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Input Devices Hardware

Preview of Synaptics's Next Generation Input Devices 54

Posted by Unknown Lamer
from the use-the-forcepad-bill dept.
crookedvulture writes "Next year, Synaptics's ForcePad will bring pressure sensitivity to touchpads. It can track five fingers independently, each with up to a kilogram of effective force in precise 15-gram increments. This look at Synaptics' next-gen input tech goes hands-on with with ForcePad, among other new PC inputs. The ultra-slim ThinTouch keyboard, recently acquired through the purchase of Pacinian, combines secretive switches with a side order of capacitive touch. And then there's the latest in touchscreens, the ClearPad Series 4, which purportedly cuts tracking latency by 70%. That's captured on high-speed camera at 240 frames per second."
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Preview of Synaptics's Next Generation Input Devices

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  • by tepples (727027) <`tepples' `at' `gmail.com'> on Monday August 20, 2012 @09:30PM (#41063049) Homepage Journal
    To preempt all the pedants: By "kilogram" they probably mean 9.8 newtons, which is the gravitational force exerted on one kilogram at sea level.
    • by Anonymous Coward

      But your Honor! I wasn't applying unreasonable force when I bashed the perp's head with a 10kg dumbbell! I was merely applying unreasonable weight!

    • But they're all going to be used on Earth though.
      • by Pikewake (217555)

        ... and everybody will drop things on the pad to operate it, and that's why gravity or mass is relevant to this discussion. Right?

    • by SharpFang (651121)

      Also, the new touchpad will be very good for power saving, less than 540,000,000 ergs/hour.
      Would you prefer that in horsepower?

    • by negRo_slim (636783) <mils_oRgen@hotmail.com> on Tuesday August 21, 2012 @02:35AM (#41064875)

      To preempt all the pedants: By "kilogram" they probably mean 9.8 newtons, which is the gravitational force exerted on one kilogram at sea level.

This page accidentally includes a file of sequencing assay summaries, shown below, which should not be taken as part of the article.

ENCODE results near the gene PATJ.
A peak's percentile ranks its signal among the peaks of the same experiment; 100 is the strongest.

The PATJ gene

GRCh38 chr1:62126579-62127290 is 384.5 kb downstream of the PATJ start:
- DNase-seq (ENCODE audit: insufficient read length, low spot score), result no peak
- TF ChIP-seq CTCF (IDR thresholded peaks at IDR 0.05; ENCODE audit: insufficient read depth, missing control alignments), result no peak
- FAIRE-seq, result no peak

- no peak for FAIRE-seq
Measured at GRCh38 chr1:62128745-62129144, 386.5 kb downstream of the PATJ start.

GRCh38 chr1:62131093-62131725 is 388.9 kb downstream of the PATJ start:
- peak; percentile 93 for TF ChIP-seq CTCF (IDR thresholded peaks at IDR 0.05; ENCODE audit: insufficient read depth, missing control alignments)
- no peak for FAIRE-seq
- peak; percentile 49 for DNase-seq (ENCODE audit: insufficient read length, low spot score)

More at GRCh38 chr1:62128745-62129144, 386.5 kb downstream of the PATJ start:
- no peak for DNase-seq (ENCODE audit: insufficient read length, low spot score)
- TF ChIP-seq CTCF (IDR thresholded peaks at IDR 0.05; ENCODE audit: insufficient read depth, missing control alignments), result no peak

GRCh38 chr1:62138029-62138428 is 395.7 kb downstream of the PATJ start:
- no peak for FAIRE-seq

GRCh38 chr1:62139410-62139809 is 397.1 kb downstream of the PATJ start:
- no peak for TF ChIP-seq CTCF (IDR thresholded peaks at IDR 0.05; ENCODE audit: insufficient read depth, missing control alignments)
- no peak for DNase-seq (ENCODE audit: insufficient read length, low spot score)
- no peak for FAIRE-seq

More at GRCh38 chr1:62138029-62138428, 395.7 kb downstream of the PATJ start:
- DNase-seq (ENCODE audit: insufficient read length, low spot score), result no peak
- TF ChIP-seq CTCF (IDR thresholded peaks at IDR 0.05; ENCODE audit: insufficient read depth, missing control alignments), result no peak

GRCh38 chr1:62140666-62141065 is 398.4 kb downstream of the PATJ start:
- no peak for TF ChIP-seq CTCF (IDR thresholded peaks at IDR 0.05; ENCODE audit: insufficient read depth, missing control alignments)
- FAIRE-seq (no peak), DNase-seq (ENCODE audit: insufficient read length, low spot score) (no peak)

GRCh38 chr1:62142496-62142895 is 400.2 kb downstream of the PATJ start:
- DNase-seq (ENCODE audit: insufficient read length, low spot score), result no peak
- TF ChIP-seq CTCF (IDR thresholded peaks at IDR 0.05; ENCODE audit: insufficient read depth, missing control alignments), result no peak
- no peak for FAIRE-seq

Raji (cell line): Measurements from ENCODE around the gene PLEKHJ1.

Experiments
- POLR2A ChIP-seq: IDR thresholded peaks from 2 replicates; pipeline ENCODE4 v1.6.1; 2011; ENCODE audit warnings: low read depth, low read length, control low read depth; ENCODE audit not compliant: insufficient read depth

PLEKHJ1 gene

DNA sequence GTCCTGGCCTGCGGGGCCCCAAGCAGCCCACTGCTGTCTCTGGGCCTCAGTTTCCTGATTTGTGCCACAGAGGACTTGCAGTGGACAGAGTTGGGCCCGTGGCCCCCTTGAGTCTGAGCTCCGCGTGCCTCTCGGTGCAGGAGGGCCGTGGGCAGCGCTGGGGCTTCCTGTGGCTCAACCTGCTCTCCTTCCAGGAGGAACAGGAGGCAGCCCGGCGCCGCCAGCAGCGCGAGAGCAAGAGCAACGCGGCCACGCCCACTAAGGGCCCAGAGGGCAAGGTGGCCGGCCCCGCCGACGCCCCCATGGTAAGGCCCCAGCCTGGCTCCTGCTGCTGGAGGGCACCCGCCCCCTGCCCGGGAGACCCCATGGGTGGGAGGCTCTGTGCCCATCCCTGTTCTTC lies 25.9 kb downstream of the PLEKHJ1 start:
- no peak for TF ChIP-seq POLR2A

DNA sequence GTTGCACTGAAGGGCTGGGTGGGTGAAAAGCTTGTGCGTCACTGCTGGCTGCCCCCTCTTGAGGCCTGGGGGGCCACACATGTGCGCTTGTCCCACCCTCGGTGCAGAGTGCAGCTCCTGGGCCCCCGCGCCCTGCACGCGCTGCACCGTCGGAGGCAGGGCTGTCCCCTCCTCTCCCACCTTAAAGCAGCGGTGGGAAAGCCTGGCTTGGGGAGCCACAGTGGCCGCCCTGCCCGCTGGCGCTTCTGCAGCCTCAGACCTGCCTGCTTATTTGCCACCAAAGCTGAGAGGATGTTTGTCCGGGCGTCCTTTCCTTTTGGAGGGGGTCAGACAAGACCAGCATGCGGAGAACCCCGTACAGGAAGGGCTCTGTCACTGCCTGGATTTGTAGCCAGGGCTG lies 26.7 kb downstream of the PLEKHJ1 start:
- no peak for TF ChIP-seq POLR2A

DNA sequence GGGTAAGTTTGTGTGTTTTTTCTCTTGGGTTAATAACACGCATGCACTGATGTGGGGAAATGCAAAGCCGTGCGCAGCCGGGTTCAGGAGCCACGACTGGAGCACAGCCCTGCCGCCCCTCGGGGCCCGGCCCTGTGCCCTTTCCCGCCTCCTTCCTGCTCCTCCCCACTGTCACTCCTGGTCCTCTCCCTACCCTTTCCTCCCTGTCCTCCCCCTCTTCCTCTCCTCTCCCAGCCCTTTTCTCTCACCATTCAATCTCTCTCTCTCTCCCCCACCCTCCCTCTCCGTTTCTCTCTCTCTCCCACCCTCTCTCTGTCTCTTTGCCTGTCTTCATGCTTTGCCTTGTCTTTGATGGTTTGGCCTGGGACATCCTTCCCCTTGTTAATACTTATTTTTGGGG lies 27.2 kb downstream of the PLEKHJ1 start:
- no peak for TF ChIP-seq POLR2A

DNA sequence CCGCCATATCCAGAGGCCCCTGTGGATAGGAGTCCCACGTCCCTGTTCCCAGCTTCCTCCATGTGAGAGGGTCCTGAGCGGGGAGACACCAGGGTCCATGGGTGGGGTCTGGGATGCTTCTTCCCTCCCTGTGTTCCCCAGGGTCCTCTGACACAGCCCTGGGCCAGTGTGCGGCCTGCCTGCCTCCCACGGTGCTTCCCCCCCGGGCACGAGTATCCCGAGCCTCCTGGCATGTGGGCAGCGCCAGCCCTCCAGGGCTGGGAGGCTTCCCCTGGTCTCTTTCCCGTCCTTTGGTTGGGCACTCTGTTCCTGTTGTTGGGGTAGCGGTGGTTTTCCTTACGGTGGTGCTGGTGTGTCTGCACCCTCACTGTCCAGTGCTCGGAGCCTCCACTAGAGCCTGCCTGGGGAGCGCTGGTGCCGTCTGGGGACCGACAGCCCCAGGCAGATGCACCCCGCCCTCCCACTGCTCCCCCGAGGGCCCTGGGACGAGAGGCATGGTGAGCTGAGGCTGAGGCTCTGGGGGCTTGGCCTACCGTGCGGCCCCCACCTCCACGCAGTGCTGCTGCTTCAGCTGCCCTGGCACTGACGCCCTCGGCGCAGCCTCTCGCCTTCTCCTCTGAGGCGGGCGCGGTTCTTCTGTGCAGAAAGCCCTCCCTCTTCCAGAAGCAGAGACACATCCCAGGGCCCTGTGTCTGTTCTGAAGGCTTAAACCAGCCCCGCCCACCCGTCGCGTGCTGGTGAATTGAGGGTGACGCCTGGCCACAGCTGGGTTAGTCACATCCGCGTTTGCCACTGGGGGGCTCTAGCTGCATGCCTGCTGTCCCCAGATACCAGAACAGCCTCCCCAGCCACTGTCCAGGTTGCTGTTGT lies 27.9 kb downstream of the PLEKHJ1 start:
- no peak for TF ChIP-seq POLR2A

Sensitivity of any metric or value is kind of overshadowed by input delay, the article says it's responsive but so do the iPad commercials. And I have yet to find any kind of touch input that is even close to comparable to using a graphics tablet. Of course slow response is fine for general work UI nav, but we all know how cool it would be to "paint" or whatever with your fingers but this isn't viable with the current response times we are seeing in touch devices. Maybe this one is truly responsive and it certainly could be as it's a track pad. I'd just like to have some solid metrics on it before getting excited.

    • sense the force, i do.

  • by Anonymous Coward on Monday August 20, 2012 @09:39PM (#41063127)

    So "click harder" will be a valid solution, now, so that the computer can finally understand urgency. Great!

    • So "click harder" will be a valid solution, now, so that the computer can finally understand urgency.

      How long until someone makes a window manager that allows pressure to control the priority of a window's process?

      • by Gravis Zero (934156) on Monday August 20, 2012 @10:07PM (#41063357)

        So "click harder" will be a valid solution, now, so that the computer can finally understand urgency.

        How long until someone makes a window manager that allows pressure to control the priority of a window's process?

        That sounds terrible. Call the GNOME developers!

        • by greg1104 (461138)

          Even though it's terrible to match their latest design preferences, If one of the users suggests that feature the GNOME developers will never add it.

          • Instead of possible recovery strategies [slashdot.org] we should have pounced on your idea 2 years ago!

            Say a small group of slashdotters sit down and dream up how we want gnome3 to be and listed those features somewhere private. Then, we try to come up with the opposite of those features, and submit them like crazy to the gnome design community [gnome.org].

            Thus, all of the "features" and "changes" we asked for would not get implemented, leaving at least some of the stuff we wanted to be "dreamed up" by the gnome designers, thin

            • by greg1104 (461138)

              Say a small group of slashdotters sit down and dream up how we want gnome3 to be and listed those features somewhere private. Then, we try to come up with the opposite of those featuDX

              But someone have that, the roadmap and goals for GNOME3; this work is accomplished.I think all we really need to do is tell the GNOME developers "job well done, keep doing exactly what you're done already" and that will be enough to redirect the entire project's goals. They won't stand for that.

              • by nullchar (446050)

                I think all we really need to do is tell the GNOME developers "job well done, keep doing exactly what you're done already" and that will be enough to redirect the entire project's goals. They won't stand for that.

                That may work, but if my 2 year old toddler is any indication, reverse psychology only goes so far. Eventually they will accept the praise as legitimate instead of always trying to refute you.

    • by oztiks (921504)

      Ohhhh prior art

      http://techreport.com/gallery/index.x?id=23432&image=59639 [techreport.com]

      I'm sure I've seen those light switches before.

  • by c0lo (1497653) on Monday August 20, 2012 @09:43PM (#41063165)